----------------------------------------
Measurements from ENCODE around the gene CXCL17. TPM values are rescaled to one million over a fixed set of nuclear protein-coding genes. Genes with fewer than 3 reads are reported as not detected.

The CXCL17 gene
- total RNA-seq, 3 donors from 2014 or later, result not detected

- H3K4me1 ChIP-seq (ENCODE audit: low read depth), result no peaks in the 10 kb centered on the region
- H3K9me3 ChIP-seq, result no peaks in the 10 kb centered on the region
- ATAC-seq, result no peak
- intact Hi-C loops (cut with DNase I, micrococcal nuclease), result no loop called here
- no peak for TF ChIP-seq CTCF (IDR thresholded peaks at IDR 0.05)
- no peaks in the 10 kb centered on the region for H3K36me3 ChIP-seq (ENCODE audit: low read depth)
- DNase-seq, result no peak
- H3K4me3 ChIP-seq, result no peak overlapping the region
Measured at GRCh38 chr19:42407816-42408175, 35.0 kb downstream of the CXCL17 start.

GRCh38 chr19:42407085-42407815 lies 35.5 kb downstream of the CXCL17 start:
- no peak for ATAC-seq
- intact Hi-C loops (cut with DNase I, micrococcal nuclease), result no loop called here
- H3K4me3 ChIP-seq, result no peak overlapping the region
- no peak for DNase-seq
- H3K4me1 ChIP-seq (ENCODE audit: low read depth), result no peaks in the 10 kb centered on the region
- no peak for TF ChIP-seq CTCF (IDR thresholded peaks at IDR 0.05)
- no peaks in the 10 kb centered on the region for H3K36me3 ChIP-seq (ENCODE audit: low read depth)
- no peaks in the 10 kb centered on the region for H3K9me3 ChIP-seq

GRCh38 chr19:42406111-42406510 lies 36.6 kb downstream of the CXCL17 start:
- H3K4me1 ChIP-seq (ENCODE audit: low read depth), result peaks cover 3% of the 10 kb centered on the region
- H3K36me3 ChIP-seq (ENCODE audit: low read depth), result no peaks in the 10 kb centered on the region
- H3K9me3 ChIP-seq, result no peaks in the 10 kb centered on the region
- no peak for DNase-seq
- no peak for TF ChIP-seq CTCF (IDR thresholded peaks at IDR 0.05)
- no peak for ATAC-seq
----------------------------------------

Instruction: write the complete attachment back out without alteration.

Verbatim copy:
Measurements from ENCODE around the gene CXCL17. TPM values are rescaled to one million over a fixed set of nuclear protein-coding genes. Genes with fewer than 3 reads are reported as not detected.

The CXCL17 gene
- total RNA-seq, 3 donors from 2014 or later, result not detected

- H3K4me1 ChIP-seq (ENCODE audit: low read depth), result no peaks in the 10 kb centered on the region
- H3K9me3 ChIP-seq, result no peaks in the 10 kb centered on the region
- ATAC-seq, result no peak
- intact Hi-C loops (cut with DNase I, micrococcal nuclease), result no loop called here
- no peak for TF ChIP-seq CTCF (IDR thresholded peaks at IDR 0.05)
- no peaks in the 10 kb centered on the region for H3K36me3 ChIP-seq (ENCODE audit: low read depth)
- DNase-seq, result no peak
- H3K4me3 ChIP-seq, result no peak overlapping the region
Measured at GRCh38 chr19:42407816-42408175, 35.0 kb downstream of the CXCL17 start.

GRCh38 chr19:42407085-42407815 lies 35.5 kb downstream of the CXCL17 start:
- no peak for ATAC-seq
- intact Hi-C loops (cut with DNase I, micrococcal nuclease), result no loop called here
- H3K4me3 ChIP-seq, result no peak overlapping the region
- no peak for DNase-seq
- H3K4me1 ChIP-seq (ENCODE audit: low read depth), result no peaks in the 10 kb centered on the region
- no peak for TF ChIP-seq CTCF (IDR thresholded peaks at IDR 0.05)
- no peaks in the 10 kb centered on the region for H3K36me3 ChIP-seq (ENCODE audit: low read depth)
- no peaks in the 10 kb centered on the region for H3K9me3 ChIP-seq

GRCh38 chr19:42406111-42406510 lies 36.6 kb downstream of the CXCL17 start:
- H3K4me1 ChIP-seq (ENCODE audit: low read depth), result peaks cover 3% of the 10 kb centered on the region
- H3K36me3 ChIP-seq (ENCODE audit: low read depth), result no peaks in the 10 kb centered on the region
- H3K9me3 ChIP-seq, result no peaks in the 10 kb centered on the region
- no peak for DNase-seq
- no peak for TF ChIP-seq CTCF (IDR thresholded peaks at IDR 0.05)
- no peak for ATAC-seq